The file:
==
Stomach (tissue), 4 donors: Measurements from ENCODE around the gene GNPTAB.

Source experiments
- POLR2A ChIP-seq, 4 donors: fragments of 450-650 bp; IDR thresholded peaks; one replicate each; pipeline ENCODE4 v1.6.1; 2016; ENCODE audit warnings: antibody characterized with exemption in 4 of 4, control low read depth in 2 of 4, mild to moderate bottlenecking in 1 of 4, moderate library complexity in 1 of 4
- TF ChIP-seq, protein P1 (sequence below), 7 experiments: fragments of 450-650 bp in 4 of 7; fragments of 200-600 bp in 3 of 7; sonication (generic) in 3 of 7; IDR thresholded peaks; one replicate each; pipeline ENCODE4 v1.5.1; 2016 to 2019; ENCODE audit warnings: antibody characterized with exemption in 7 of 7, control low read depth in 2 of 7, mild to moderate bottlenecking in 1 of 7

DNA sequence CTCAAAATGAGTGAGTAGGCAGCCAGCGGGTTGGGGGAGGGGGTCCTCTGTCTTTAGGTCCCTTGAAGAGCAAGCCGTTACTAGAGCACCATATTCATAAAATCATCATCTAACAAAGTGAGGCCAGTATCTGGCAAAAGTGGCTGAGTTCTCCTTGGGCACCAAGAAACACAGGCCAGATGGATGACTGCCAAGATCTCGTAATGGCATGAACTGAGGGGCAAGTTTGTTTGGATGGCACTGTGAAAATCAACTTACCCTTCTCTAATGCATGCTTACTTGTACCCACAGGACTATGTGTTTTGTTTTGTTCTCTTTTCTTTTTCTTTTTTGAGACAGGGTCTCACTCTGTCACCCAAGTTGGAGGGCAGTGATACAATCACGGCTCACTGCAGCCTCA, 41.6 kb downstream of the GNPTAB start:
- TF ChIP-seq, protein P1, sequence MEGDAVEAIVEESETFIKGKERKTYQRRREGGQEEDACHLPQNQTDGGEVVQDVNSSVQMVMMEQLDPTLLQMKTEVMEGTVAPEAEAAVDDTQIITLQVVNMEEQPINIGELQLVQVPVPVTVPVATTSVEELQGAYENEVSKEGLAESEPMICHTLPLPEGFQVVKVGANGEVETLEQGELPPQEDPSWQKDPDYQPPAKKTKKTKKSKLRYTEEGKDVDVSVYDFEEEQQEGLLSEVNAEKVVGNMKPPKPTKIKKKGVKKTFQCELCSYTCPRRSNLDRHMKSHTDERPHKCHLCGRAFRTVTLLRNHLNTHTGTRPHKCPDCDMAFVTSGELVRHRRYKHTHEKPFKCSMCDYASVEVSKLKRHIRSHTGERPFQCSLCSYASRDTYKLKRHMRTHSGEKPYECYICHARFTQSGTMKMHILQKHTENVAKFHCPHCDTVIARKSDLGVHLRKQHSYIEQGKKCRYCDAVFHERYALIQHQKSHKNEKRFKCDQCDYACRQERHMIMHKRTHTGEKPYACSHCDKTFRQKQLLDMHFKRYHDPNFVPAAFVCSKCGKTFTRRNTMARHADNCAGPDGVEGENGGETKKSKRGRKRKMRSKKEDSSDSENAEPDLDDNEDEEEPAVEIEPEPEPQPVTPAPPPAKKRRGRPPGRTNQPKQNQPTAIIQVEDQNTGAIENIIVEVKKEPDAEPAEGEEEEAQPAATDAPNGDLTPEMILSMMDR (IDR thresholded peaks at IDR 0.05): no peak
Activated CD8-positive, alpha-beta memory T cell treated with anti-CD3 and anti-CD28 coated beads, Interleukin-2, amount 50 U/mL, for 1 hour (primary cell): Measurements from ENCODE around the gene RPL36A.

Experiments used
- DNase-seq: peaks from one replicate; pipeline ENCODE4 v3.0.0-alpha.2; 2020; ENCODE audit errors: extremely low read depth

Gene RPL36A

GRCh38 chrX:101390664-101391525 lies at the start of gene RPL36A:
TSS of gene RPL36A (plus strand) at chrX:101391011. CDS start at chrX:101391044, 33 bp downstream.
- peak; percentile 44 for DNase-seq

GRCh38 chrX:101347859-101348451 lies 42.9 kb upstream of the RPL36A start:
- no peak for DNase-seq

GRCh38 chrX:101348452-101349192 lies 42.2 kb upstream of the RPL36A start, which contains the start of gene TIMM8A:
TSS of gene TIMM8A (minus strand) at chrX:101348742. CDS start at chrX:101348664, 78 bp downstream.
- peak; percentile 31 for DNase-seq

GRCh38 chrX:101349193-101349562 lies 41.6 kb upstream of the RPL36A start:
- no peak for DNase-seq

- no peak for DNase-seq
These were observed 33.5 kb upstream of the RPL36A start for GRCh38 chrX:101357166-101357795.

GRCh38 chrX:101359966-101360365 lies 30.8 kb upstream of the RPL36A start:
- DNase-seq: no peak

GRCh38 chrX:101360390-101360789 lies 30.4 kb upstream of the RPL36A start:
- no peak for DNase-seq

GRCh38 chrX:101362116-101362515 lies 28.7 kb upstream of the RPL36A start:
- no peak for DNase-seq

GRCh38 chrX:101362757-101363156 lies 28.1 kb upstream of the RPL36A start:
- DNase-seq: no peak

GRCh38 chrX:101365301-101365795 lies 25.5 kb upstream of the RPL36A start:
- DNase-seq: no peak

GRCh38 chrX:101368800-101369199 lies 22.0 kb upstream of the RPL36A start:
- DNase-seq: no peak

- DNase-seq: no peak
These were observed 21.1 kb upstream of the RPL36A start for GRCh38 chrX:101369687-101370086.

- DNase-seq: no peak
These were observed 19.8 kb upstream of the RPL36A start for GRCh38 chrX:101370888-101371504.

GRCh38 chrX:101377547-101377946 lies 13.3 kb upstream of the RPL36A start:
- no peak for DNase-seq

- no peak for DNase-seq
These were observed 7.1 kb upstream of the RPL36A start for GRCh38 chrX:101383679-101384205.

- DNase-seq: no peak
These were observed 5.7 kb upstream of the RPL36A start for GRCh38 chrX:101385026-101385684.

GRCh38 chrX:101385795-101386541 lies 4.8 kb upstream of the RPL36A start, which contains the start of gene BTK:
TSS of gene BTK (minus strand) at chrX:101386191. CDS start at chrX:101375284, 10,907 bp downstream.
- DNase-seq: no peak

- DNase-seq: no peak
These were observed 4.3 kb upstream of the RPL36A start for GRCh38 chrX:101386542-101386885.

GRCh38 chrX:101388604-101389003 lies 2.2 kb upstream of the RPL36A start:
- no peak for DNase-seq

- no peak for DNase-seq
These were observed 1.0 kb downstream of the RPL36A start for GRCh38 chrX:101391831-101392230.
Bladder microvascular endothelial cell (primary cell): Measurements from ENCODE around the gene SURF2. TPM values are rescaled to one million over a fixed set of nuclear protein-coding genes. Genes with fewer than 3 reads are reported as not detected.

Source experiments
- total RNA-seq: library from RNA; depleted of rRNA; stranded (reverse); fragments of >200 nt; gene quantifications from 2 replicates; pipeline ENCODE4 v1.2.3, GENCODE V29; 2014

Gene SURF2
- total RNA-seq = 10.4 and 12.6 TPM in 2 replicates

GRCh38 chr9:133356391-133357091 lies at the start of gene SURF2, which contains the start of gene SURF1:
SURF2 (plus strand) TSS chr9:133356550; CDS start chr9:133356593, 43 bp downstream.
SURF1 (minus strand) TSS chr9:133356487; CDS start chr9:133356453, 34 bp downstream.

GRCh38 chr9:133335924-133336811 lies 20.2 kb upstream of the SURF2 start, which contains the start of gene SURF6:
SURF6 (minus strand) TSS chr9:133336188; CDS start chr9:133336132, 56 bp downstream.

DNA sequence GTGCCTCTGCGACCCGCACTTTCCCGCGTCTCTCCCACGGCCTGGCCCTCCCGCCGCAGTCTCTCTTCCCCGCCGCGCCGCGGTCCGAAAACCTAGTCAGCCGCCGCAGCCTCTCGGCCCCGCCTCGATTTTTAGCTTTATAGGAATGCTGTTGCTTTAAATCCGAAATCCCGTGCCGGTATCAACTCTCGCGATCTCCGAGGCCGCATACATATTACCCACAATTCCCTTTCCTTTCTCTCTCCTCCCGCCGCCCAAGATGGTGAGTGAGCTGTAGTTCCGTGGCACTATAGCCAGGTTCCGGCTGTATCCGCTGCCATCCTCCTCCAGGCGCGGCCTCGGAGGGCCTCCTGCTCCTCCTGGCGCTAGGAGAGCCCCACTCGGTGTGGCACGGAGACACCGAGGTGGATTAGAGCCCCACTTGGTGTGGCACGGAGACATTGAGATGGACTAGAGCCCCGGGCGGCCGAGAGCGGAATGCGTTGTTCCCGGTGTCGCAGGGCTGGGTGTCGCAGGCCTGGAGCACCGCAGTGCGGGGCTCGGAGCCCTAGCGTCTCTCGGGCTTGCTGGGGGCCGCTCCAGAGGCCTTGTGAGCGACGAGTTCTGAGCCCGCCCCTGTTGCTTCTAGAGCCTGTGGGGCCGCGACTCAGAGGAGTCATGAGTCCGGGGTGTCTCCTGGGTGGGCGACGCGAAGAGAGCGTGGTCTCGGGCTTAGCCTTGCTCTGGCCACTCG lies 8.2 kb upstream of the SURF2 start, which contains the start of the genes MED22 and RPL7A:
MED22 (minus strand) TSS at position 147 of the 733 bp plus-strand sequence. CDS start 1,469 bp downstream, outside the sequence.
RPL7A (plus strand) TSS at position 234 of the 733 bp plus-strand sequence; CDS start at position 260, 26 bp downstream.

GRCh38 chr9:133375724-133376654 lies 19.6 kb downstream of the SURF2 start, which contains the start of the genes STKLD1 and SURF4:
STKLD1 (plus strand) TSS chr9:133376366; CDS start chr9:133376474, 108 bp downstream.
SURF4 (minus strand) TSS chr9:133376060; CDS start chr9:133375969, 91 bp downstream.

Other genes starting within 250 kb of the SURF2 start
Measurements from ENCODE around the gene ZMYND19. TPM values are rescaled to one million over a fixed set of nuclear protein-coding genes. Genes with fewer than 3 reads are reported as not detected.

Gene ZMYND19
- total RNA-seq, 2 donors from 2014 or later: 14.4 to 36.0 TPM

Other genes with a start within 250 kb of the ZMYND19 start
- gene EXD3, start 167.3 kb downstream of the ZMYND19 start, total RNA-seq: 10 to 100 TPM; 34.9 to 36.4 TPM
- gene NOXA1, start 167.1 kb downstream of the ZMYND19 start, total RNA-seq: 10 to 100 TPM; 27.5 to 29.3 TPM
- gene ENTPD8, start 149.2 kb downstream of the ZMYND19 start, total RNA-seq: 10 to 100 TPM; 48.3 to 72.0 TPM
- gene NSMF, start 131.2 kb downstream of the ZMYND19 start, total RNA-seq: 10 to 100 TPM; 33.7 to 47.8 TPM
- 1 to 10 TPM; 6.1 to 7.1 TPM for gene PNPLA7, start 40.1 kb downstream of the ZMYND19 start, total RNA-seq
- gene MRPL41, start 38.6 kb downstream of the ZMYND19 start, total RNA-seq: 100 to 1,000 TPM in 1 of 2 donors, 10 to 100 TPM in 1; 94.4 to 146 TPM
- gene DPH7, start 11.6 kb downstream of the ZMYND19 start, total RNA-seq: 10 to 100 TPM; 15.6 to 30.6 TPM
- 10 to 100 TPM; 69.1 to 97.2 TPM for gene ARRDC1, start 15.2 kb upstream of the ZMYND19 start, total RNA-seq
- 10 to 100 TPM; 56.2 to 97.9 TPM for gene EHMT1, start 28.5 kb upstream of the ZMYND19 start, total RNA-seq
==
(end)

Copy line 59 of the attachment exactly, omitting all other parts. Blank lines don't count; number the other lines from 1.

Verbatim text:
GRCh38 chr9:133356391-133357091 lies at the start of gene SURF2, which contains the start of gene SURF1: